Imagine if, at your next check-up, your doctor said, “Adopt two cats and I'll see you in six months.”
There may not be a single one-size-fits-all remedy for modern malaise and physical ailments but there is one thing that many people, from the scientific community to your local community, often agree on: pets are good for human health.
Pets provide a companionship connection and ease lonliness. Dogs and cats have long thought to help human health by reducing stress and anxiety.
And while it's certainly true that if you adopt a homeless cat from your local shelter you have the satisfaction of knowing you saved a life, is it possible that adopting that cat can save your own life too?
Studies say yes.
One Canadian study in 2006 determined that cat ownership is better for the heart than some widely heralded cholesterol medications.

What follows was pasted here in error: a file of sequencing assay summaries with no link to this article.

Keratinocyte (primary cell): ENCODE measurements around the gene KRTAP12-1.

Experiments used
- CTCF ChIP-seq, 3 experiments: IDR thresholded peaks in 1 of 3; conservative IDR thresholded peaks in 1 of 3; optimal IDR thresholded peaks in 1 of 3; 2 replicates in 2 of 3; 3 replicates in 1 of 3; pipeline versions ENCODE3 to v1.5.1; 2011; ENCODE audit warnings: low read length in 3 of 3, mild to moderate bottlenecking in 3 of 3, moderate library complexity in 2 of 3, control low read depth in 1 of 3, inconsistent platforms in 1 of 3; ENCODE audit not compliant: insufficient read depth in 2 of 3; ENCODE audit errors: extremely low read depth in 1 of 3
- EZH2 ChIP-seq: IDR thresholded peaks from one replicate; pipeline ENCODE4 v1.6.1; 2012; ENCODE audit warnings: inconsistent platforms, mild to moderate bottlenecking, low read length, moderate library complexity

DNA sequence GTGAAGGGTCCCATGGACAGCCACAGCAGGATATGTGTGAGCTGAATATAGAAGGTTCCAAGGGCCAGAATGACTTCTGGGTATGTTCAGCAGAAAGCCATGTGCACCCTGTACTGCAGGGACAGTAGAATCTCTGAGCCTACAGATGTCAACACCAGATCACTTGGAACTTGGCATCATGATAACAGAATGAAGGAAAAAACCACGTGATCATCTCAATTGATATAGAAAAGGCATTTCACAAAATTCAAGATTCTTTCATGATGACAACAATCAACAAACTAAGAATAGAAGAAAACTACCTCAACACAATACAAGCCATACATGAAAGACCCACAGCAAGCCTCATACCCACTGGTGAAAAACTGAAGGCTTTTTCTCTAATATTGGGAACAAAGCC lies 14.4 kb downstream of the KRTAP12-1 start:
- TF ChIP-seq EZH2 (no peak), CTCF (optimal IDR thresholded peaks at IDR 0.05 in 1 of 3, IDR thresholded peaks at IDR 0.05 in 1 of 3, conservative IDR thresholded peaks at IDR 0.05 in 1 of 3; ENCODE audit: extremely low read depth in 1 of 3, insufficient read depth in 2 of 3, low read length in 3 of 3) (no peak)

A Minnesota University study concluded that owning a cat cuts stroke risk by a third.
Yet another study found that owning a cat has a beneficial effect on blood pressure. And the good news doesn't end there. Apparently both dogs and cats can, in some cases, stem the pervasiveness of both allergies and asthma, according to researchers in Canada and New Zealand.
A 2001 study from the University of Virginia Asthma and Allergic Disease Center showed that some children will develop a tolerance and even an antibody to cat allergies simply by having a cat and that their allergy could even worsen if all their friends' families have a cat and they don't.
For those who want a cat for their home and health, LifeLine Animal Project has the prescription. Their “9 Lives for 9 Dollars” cat adoption special event is taking place Nov. 16-18 at their cage-free Kitty Motel at 129 Lake St. in Avondale Estates.